If you’re planning on travelling New Zealand with a vehicle, you’ll have noticed there are two ways to go about it – self-contained and non self-contained.
At its core, a self-contained vehicle is fitted with a freshwater tank, wastewater tank, sink, portable toilet*, and bin, and must be certified by a plumber at least every 4 years. Because these vehicles are designed for camping they almost always come with other utilities such as cooking equipment, bedding, fridges, tables/chairs, and power.
The primary benefit of being self-contained is that you can freedom camp on council land where permitted. Without a self-contained vehicle, you may only freedom camp on public conservation land or a handful of locations where councils permit camping in non self-contained vehicles.
This seems useful, but it comes at a cost – you’ll pay more to buy or rent a self-contained vehicle. Self-contained vehicles are also larger and less aerodynamic (especially vans) so they use more fuel – worse for the environment and can really add up in costs if you’re driving a lot. If buying, you’ll also be dealing with a vehicle that’s flipped multiple times a year and may have a patchy service history. And when selling, you’ll be dealing with a smaller market, which might make it difficult to get the price you want at the end of your trip.
It’s also neither hard nor expensive to camp at official campsites. DOC sites are a dime a dozen and about $10 a night, but you can buy a 365 day pass for $195. And there’s no shortage of privately owned campsites/holiday parks which range from $15-25 per night and have other benefits such as pools, lounges, kitchens, and best of all – hot showers.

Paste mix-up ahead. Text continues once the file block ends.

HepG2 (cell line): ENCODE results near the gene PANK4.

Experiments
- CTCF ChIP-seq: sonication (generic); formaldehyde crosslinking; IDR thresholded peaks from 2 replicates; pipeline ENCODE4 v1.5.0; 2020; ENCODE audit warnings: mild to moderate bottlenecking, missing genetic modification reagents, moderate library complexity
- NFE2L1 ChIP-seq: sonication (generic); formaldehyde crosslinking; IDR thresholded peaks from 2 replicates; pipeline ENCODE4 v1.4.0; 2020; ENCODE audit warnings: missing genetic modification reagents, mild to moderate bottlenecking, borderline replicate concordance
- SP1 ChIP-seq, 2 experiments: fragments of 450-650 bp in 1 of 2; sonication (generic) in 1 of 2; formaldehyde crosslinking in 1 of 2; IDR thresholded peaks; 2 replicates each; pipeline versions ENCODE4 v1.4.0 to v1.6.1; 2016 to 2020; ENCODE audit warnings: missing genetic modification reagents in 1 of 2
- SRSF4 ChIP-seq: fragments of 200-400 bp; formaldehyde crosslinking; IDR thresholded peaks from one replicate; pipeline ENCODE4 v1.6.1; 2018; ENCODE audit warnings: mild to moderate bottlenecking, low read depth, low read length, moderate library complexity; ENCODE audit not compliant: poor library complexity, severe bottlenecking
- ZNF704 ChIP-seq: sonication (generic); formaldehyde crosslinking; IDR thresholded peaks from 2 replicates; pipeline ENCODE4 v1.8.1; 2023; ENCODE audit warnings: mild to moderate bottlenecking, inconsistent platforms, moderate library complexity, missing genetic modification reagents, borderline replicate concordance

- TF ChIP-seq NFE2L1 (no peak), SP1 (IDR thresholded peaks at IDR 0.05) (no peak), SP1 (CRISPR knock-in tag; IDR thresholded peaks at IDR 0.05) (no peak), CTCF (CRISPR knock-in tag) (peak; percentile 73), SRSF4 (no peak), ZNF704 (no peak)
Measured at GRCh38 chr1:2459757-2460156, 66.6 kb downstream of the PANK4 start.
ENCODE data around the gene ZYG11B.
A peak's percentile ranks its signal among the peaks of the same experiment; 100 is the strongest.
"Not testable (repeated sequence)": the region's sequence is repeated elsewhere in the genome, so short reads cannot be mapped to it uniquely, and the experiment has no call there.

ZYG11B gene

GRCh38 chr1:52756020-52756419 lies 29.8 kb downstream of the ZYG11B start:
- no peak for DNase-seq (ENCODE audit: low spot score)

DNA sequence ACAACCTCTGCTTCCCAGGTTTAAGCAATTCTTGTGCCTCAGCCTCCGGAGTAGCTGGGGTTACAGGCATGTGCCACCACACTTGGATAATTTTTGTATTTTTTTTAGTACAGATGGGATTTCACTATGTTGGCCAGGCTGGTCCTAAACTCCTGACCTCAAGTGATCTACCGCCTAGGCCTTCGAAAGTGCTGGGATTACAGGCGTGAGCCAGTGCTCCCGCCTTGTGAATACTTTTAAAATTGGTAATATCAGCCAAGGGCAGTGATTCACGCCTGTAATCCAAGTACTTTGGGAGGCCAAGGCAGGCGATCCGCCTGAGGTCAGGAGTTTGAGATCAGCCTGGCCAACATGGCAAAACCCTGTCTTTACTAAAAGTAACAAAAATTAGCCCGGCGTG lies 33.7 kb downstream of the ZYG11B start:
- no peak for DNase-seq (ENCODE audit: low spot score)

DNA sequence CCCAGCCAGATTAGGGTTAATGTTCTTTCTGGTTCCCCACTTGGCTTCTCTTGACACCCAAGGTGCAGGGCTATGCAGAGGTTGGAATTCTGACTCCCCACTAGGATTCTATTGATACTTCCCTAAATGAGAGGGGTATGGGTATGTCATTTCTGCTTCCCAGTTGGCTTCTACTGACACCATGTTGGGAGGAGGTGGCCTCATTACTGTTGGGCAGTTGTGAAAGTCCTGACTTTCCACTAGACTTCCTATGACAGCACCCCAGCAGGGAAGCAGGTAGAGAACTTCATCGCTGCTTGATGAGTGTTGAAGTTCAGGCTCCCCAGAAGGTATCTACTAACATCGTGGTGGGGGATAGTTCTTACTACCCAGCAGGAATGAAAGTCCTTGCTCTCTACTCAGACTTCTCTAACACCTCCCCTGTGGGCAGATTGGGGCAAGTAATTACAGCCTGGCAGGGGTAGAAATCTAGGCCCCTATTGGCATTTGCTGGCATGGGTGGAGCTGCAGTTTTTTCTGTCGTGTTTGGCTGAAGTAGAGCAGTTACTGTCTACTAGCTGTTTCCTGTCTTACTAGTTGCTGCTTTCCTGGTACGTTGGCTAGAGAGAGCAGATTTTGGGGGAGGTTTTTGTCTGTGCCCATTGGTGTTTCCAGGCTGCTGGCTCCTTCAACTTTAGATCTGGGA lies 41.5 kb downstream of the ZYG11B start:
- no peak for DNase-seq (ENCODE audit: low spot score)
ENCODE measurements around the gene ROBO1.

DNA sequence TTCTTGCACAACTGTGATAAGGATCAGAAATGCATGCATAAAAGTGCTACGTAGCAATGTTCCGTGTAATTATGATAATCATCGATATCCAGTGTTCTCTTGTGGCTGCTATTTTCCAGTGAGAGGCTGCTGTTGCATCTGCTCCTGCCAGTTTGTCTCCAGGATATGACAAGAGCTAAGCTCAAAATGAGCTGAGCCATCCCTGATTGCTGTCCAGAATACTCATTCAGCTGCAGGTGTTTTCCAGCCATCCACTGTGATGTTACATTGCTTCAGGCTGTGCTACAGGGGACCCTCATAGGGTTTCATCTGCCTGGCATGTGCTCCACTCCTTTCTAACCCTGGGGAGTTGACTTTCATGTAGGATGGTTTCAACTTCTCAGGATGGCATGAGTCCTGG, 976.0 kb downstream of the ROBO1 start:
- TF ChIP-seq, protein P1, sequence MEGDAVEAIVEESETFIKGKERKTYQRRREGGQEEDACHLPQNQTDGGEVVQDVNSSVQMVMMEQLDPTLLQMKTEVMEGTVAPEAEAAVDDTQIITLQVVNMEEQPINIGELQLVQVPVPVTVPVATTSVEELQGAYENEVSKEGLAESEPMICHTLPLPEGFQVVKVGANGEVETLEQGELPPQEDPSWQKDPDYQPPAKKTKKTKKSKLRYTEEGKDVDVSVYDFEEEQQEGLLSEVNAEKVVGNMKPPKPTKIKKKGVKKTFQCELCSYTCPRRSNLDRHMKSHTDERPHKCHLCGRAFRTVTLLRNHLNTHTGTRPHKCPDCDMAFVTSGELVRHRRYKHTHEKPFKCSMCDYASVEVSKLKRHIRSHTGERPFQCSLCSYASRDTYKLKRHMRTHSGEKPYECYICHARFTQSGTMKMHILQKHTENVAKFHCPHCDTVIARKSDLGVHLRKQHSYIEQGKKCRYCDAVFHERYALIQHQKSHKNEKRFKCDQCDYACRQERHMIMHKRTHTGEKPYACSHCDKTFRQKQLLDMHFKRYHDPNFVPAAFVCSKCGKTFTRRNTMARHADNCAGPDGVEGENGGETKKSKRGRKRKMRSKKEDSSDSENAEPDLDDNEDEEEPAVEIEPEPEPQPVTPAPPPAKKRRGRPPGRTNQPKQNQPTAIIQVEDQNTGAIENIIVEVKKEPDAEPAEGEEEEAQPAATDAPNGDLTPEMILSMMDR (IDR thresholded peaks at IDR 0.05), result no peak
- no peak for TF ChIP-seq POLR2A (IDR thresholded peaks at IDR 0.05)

If you’re on a budget, you’ll have no trouble planning a trip around DOC sites for a maximum cost of $195 per person for a years worth of camping. Whether renting or buying, this is probably less than the difference in price between a self-contained and non self-contained vehicle. If you plan to sleep in your car, you’ll want to double-check that the seats fold flat and you actually fit. Otherwise for maximum efficiency you can just buy a tiny car and camp in a tent. It’s cheap and easy to get the gear you need using FB marketplace and op shops.
Apart from the experience of freedom camping, I don’t believe anyone is missing out by only staying at official campsites. However, it’s always worth checking your own itinerary beforehand to make sure it works for you.
* If the Self-Contained Motor Vehicles Legislation Bill is passed as-is, self-containment is going to go from slightly more expensive to significantly more expensive due to the new requirement for a fixed toilet. This will probably rule out people movers, station wagons, and SUVs from self-containment – leaving only vans/campervans/motorhomes.